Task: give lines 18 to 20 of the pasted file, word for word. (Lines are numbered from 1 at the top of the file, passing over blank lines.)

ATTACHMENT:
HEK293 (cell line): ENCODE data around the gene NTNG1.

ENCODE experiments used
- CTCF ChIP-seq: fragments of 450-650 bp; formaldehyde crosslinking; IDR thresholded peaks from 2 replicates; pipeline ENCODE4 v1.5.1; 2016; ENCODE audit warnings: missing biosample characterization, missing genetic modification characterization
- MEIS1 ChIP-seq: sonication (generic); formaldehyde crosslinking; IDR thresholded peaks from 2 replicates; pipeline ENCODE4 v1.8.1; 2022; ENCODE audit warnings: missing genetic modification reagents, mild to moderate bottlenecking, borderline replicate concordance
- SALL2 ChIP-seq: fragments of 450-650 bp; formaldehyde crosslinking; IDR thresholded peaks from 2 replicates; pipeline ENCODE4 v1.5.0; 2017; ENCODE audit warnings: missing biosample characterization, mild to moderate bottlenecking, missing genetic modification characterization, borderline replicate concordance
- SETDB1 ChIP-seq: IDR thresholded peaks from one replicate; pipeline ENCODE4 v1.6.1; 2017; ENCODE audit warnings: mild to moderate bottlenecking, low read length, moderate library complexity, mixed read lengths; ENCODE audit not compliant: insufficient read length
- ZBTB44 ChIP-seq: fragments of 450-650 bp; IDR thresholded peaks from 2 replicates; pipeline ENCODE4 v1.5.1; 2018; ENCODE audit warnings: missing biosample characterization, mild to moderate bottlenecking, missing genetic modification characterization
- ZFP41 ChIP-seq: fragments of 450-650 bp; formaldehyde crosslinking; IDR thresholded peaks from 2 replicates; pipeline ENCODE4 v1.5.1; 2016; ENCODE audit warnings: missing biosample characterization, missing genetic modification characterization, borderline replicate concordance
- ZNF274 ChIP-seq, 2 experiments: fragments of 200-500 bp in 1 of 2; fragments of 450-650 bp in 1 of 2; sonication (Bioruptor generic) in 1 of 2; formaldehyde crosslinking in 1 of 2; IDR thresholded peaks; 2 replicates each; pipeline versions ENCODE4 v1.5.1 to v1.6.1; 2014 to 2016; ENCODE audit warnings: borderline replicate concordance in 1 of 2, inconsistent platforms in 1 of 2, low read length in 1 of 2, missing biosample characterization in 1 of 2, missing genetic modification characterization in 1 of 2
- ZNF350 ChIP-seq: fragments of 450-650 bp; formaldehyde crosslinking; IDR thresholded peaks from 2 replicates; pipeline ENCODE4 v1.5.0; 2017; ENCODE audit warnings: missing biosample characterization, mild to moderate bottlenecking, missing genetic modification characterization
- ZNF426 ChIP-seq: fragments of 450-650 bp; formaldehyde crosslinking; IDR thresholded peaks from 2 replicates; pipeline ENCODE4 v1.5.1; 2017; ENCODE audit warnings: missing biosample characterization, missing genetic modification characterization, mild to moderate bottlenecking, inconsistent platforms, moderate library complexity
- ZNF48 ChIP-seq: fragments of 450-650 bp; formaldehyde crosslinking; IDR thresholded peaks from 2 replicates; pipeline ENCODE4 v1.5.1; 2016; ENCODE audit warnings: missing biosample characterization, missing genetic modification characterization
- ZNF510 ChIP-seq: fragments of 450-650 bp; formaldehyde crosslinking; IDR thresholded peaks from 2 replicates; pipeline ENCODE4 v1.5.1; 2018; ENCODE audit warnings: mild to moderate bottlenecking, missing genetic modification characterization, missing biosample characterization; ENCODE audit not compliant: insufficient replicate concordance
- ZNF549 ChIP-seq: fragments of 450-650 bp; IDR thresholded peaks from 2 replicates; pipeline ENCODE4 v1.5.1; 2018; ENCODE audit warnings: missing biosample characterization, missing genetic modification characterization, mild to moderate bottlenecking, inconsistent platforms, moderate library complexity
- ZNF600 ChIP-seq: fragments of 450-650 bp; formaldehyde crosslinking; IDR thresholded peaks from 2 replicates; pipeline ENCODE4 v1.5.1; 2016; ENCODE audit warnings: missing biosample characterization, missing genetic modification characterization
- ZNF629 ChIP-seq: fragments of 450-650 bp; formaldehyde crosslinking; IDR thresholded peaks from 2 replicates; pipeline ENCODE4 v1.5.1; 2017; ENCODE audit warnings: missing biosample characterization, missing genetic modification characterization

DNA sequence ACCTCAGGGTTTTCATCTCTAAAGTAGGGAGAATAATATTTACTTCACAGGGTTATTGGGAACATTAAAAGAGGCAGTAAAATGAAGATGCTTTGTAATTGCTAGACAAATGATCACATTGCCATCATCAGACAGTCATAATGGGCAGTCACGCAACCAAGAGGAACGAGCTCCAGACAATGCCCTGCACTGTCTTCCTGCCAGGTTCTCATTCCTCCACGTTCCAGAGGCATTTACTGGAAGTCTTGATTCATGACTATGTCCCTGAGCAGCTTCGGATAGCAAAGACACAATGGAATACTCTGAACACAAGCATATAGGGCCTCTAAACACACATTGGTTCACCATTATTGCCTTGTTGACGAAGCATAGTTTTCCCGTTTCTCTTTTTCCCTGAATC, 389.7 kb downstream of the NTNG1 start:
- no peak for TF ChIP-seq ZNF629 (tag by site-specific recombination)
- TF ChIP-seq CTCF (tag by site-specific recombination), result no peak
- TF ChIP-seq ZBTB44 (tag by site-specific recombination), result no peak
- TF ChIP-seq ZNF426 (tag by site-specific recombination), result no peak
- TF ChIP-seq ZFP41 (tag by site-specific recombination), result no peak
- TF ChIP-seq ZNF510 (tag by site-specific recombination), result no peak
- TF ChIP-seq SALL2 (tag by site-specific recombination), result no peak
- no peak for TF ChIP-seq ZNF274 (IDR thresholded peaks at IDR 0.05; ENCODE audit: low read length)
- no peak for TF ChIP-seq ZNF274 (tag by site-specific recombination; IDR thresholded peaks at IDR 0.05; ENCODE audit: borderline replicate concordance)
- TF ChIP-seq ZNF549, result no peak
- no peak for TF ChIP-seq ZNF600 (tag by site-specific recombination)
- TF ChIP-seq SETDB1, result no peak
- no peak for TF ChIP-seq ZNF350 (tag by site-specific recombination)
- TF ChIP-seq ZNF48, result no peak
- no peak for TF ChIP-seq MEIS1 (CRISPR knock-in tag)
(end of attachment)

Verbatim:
- no peak for TF ChIP-seq ZNF629 (tag by site-specific recombination)
- TF ChIP-seq CTCF (tag by site-specific recombination), result no peak
- TF ChIP-seq ZBTB44 (tag by site-specific recombination), result no peak